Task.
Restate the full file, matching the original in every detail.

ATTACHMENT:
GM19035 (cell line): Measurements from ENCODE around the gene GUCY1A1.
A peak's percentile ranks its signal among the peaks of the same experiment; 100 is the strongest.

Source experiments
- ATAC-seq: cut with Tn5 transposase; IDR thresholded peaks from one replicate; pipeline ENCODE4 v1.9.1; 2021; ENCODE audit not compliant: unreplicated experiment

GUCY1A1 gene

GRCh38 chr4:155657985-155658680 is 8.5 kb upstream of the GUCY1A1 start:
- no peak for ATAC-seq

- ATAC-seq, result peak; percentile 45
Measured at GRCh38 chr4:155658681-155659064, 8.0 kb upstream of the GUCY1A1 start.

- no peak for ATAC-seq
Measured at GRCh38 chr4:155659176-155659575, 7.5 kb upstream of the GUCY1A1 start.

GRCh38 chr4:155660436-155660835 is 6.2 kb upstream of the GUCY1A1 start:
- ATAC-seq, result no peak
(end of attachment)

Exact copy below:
GM19035 (cell line): Measurements from ENCODE around the gene GUCY1A1.
A peak's percentile ranks its signal among the peaks of the same experiment; 100 is the strongest.

Source experiments
- ATAC-seq: cut with Tn5 transposase; IDR thresholded peaks from one replicate; pipeline ENCODE4 v1.9.1; 2021; ENCODE audit not compliant: unreplicated experiment

GUCY1A1 gene

GRCh38 chr4:155657985-155658680 is 8.5 kb upstream of the GUCY1A1 start:
- no peak for ATAC-seq

- ATAC-seq, result peak; percentile 45
Measured at GRCh38 chr4:155658681-155659064, 8.0 kb upstream of the GUCY1A1 start.

- no peak for ATAC-seq
Measured at GRCh38 chr4:155659176-155659575, 7.5 kb upstream of the GUCY1A1 start.

GRCh38 chr4:155660436-155660835 is 6.2 kb upstream of the GUCY1A1 start:
- ATAC-seq, result no peak